41.  Which of these two changed more? 
42.  Explain the physiological reasons for the lung volumes and capacities that changed in the spirogram for this condition. 
43.  How is this condition similar to having emphysema?  How is it different? 
44.  Emphysema and asthma are called obstructive lung diseases as they limit expiratory flow and volume.  How would a spirogram look for someone with a restrictive lung disease, such as pulmonary fibrosis? 
45.  What volumes and capacities would change in this case, and would these values be increased or decreased? 
46.  In an acute asthma attack, the compliance of the lung is decreased, not increased as it was for emphysema, and air flows freely through the bronchioles.  Therefore, will the FEV1/FVC percentage be less than normal, equal to normal, or higher than normal? 
Acute Asthma Attack Breathing with Inhaler Medication Applied:
47.  Has the FVC reduced or increased?  Is it “normal? 
48.  Has the FEV1 reduced or increased?  Is it “normal”? 
49.  Which of these two changed more? 
50.  Explain the physiological reasons for the lung volumes and capacities that changed in the spirogram with the application of the medication.

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4 years ago
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Activity 1: Measuring Respiratory Volumes (pp. 86–88)

.

Activity 2: Examining the Effect of Changing Airway Resistance on Respiratory
Volumes (p. 88)


7. FEV1 (%) will decrease as the airway radius is decreased.
FEV1 (%) is .

Activity 3: Examining the Effect of Surfactant (pp. 89–90)

8. FEV1 (%) decreases as the radius of the airway is decreased.
Airflow increases when .

Activity 4: Investigating Intrapleural Pressure (pp. 90–91)

8. The lung in the left side of the bell jar deflated.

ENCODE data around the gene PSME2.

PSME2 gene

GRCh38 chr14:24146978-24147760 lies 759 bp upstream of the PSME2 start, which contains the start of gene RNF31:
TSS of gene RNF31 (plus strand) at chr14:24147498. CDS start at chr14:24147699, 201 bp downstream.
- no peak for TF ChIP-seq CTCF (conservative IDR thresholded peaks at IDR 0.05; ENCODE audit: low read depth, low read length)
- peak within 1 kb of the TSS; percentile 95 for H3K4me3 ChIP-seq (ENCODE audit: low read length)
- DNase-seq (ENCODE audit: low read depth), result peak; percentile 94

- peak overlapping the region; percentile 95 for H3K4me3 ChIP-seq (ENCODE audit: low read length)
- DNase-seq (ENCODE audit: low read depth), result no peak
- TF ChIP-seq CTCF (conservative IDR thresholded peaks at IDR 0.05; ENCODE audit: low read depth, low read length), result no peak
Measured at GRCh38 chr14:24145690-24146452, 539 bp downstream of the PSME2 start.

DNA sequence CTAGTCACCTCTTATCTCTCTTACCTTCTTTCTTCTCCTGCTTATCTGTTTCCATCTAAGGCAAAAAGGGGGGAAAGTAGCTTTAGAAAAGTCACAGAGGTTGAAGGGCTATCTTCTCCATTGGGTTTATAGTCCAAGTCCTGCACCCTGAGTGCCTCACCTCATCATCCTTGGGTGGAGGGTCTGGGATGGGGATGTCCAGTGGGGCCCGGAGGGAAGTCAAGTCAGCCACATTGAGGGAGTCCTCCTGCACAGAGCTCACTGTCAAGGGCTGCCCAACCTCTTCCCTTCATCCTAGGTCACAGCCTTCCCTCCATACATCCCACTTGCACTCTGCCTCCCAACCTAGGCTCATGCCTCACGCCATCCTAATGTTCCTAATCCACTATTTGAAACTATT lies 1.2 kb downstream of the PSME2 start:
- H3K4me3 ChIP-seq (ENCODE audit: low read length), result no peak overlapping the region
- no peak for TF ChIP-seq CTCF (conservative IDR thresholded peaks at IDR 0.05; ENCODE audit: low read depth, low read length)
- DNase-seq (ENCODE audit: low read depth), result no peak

The pressure in the left lung was zero and the pressure in the right lung changed constantly. pressure to increase and equal atmospheric pressure.
The total airflow was reduced by one half.
.

9. The lungs did not reinflate when the valve was closed.
In additon to closing off the opening to the atmosphere, the excess air in the intrapleural
space must be removed to before the lungs will reinflate.

14. After clicking Reset and running the experiment again, atmospheric pressure by clicking Reset.

.
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kpx311
wrote...
4 years ago
exercise 7 activity 6
How much of an increase in FEV1 do you think is required for it to be considered significantly improved by the medication? 
barrelracer497
wrote...
4 years ago
This post was very helpful - thanks!  Smile
Kazer79
wrote...
4 years ago
Thanks for the help duddy!
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4 years ago
Thanks for the help duddy!

No worries, anytime.
- Master of Science in Biology
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kandh2010
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4 years ago
why do premature infants have difficulty breathing?
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4 years ago
why do premature infants have difficulty breathing?